Read The Rainbow: 'Roy G. Biv' Puts New Spin On Color Wheel
In Japan, you wait at a stoplight until it turns from red to blue, even though it's the same green color as American stoplights.
And in World War II, the British painted a whole flotilla of warships pinkish-purple so they'd blend in with the sky at dusk and confuse the Germans. That's right — pink warships.
Design writer Jude Stewart's new book, Roy G. Biv, is full of facts like these. She tells NPR's Rachel Martin about the relationship between language and color, and what it's like to live with synesthesia.
On why she wanted to write about color
I'd always been fascinated by color. When I was really little, I was fascinated with this book called Color Me Beautiful and it was basically a guide to help choosing the best colors for your skin tone.
... Well I remember just paging through that book and it was just magical. They would show pictures of someone draped in their "right color" for their skin tone and they would just look dewy and glowing and suffused with light, and then they'd put them in the wrong color and they would look like they'd just shrunk.
The point is that, you know, color is affecting us a lot more than we realize. It's so ubiquitous that it's basically invisible until the moments where you notice it again.
On what "Roy G. Biv" stands for
"Roy g biv" is a mnemonic that helps you remember the order of the colors of the rainbow. So it's red, orange, yellow, green, blue, indigo and violet.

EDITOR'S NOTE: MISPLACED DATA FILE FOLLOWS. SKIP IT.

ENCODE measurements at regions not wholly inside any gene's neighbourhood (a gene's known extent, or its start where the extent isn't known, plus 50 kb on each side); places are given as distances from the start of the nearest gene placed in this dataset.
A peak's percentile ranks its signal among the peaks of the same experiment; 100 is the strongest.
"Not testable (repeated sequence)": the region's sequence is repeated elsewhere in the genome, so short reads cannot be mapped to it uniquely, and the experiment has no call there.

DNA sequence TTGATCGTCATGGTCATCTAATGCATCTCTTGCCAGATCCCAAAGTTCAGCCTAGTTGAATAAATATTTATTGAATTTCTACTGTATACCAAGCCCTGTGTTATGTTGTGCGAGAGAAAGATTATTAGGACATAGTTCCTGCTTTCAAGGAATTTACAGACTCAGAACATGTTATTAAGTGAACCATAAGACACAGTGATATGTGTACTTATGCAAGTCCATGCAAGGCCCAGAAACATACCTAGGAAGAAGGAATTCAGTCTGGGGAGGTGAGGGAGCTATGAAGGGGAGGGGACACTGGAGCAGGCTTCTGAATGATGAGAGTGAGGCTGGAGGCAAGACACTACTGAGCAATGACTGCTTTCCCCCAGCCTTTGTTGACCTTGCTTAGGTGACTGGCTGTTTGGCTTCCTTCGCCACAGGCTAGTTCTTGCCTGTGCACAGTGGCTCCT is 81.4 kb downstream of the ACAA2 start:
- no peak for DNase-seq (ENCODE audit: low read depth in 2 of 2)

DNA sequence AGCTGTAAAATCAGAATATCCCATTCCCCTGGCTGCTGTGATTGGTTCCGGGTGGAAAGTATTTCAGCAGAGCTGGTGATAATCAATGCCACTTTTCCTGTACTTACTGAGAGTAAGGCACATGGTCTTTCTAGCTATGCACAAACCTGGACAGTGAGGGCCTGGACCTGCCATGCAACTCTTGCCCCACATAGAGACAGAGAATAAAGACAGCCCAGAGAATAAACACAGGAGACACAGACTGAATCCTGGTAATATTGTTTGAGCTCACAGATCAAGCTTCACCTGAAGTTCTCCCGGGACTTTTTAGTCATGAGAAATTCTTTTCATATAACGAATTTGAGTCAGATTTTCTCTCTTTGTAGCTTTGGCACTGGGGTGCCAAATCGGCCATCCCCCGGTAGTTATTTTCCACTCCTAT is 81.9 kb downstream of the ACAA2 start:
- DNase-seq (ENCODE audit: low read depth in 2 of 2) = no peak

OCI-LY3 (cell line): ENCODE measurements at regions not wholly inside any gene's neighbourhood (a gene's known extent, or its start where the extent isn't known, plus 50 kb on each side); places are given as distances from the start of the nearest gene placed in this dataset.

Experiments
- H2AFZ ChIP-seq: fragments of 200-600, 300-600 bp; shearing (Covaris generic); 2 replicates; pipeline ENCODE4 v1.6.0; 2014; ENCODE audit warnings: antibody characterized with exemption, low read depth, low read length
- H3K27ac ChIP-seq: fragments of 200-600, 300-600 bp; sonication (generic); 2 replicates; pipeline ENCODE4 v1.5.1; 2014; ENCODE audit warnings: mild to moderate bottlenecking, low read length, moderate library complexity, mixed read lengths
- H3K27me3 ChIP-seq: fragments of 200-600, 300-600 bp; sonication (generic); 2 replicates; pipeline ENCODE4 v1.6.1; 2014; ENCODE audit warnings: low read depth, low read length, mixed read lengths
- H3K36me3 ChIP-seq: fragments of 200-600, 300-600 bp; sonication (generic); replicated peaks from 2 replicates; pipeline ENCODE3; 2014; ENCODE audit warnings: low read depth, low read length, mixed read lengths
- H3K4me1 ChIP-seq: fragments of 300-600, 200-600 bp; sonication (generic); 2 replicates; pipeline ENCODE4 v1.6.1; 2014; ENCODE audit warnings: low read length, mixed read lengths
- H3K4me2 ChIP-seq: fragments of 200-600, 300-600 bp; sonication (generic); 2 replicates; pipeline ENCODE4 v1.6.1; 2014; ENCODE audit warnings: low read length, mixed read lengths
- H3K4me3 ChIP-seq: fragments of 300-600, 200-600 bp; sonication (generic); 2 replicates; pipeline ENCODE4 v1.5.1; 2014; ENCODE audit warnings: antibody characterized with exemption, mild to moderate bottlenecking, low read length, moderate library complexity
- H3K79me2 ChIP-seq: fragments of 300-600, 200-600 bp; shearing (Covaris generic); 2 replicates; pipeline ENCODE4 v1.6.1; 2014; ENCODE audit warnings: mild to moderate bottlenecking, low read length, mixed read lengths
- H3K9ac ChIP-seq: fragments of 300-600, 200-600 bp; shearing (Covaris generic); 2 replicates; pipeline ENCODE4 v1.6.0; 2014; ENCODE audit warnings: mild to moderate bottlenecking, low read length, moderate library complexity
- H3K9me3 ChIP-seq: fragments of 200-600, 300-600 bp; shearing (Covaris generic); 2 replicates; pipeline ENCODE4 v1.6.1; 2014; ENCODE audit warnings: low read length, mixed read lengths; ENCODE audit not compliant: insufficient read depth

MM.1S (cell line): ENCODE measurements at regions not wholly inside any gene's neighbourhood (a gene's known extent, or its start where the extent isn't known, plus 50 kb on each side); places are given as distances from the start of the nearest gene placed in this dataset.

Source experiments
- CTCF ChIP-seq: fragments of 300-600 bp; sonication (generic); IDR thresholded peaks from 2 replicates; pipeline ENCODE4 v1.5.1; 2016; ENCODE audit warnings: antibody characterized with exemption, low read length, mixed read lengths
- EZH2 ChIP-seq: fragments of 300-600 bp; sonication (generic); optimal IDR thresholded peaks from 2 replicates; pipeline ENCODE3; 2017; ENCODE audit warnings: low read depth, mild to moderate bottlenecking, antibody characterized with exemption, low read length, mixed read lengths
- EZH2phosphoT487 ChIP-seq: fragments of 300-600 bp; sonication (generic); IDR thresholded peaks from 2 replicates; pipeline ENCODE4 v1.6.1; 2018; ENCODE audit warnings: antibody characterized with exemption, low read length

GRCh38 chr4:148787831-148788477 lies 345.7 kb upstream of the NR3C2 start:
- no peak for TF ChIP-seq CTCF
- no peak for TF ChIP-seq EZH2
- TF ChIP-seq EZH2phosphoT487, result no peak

On the number of colors in the rainbow
There aren't actually, strictly speaking, seven colors in the rainbow. But when [Isaac] Newton came out with his observation about the rainbow, there was some pressure for him to make it be seven colors so that it would match the musical scale, so he had to kind of come up with indigo on the fly.
On the surprisingly universal relationship between language and color
In 1969 these two linguists, Brent Berlin and Paul Kay, did a survey of 20 different languages that were completely unrelated to each other. And they found that as languages develop differing names for colors, those names always enter the language in the same order. So that order is black, white, red, green and yellow, blue, and then brown.
On why red is always the third color
I have my own little theory which is as I was doing the red chapter I found that red is just this primal color that, you know, unsurprisingly means blood to many cultures. And so I think probably it's just that brightness, that vitality, that sort of absolutely necessary quality to that color that makes it assert itself.
On how pink wasn't always considered a color for girls
It's an interesting question because we tend to feel that that's a really immutable rule that must have been true forever, but in fact it's a very relatively recent thing that that has become ironclad — actually in the '70s.
But, earlier, it was a question simply of what goes with the child's complexion. So the rule of thumb was often if you have brown eyes a baby looks good in pink no matter what their gender is. Blue eyes — blue.
Sometimes there were other rules. So for example, in Catholic parts of Germany it was the fashion to dress your little girl in blue, because it was an homage to the Virgin Mary. And then the boys would be in pink, because that was a watered-down version of a sort of traditionally masculine color, red.
On living with synesthesia
Synesthesia is, as I describe it, a harmless brain quirk in which you associate some stimulus with a color. So, for me, letters and numbers always have the same color. ... Seven is a sort of pale butter yellow and four is kind of a hay color, kind of a tan.
More From Jude Stewart:
My father, meanwhile, has no idea what we're talking about.